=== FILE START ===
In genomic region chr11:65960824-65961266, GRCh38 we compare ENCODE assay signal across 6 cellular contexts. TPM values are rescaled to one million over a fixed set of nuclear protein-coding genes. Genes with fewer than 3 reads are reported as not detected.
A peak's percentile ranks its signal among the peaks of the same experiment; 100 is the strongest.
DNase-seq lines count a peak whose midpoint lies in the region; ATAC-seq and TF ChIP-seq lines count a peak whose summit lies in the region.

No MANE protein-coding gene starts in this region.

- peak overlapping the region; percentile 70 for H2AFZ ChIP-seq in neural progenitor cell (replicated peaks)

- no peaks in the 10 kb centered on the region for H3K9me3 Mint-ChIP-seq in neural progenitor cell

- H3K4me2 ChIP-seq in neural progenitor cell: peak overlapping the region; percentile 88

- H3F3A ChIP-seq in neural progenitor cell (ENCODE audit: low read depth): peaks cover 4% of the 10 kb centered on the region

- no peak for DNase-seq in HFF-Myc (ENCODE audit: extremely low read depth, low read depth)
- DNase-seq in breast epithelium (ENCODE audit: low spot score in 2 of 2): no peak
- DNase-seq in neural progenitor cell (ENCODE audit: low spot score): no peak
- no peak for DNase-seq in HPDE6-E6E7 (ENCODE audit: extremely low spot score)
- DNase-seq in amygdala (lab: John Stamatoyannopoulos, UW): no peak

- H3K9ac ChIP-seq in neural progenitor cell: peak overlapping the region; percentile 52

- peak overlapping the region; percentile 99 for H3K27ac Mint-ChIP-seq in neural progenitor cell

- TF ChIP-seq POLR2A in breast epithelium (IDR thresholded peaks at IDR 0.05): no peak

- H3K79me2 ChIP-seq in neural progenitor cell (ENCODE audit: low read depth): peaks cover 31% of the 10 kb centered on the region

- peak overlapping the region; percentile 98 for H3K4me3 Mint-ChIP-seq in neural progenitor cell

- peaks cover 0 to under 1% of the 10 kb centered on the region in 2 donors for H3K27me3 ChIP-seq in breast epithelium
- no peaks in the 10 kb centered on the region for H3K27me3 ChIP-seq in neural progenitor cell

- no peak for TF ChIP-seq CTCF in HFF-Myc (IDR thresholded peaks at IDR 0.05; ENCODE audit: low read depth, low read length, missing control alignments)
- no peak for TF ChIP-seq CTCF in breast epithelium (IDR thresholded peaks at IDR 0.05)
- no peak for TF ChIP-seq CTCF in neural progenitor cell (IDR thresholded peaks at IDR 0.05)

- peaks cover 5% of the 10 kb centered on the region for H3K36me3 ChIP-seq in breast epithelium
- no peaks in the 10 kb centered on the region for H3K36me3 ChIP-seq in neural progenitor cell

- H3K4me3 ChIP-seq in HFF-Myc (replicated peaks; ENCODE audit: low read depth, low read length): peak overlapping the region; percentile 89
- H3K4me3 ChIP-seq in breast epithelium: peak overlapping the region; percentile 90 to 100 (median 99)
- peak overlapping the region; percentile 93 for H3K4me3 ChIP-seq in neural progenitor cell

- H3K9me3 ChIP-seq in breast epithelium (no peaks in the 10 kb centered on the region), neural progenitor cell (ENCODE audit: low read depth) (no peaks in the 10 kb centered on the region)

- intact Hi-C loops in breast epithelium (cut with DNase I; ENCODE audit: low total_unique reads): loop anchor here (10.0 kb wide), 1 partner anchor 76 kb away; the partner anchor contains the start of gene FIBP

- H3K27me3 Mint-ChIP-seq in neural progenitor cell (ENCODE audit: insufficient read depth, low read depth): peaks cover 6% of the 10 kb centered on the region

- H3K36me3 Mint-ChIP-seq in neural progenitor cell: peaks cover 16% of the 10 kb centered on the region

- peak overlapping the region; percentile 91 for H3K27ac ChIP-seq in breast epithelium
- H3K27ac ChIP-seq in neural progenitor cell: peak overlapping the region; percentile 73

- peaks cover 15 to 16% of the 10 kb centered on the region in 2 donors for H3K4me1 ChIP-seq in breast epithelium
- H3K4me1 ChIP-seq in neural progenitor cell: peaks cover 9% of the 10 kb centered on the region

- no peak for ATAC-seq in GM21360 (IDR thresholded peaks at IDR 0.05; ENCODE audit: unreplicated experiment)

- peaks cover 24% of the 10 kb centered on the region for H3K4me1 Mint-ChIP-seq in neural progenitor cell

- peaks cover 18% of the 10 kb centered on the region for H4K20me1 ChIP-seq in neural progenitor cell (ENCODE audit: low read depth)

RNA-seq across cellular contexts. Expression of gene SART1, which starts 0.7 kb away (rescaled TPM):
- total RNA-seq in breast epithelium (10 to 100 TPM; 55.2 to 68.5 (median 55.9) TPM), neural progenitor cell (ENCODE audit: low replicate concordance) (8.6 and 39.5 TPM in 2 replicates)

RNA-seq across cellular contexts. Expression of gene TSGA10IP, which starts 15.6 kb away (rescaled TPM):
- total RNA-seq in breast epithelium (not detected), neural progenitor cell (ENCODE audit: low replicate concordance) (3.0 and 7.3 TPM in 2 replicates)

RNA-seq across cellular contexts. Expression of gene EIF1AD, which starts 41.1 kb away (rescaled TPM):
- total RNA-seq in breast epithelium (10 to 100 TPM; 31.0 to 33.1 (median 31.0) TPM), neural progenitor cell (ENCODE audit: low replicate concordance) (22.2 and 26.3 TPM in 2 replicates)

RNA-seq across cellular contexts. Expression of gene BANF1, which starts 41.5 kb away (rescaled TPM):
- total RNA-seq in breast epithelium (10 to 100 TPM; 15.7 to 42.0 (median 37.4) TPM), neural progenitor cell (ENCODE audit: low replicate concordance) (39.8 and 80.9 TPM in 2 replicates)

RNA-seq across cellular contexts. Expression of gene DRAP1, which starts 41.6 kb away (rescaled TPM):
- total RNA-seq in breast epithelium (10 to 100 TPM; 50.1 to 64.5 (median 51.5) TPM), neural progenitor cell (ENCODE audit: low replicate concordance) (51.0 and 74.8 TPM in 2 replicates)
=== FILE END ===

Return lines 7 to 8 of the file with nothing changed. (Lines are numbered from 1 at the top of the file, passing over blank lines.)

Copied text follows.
- H3K4me2 ChIP-seq in neural progenitor cell: peak overlapping the region; percentile 88

- H3F3A ChIP-seq in neural progenitor cell (ENCODE audit: low read depth): peaks cover 4% of the 10 kb centered on the region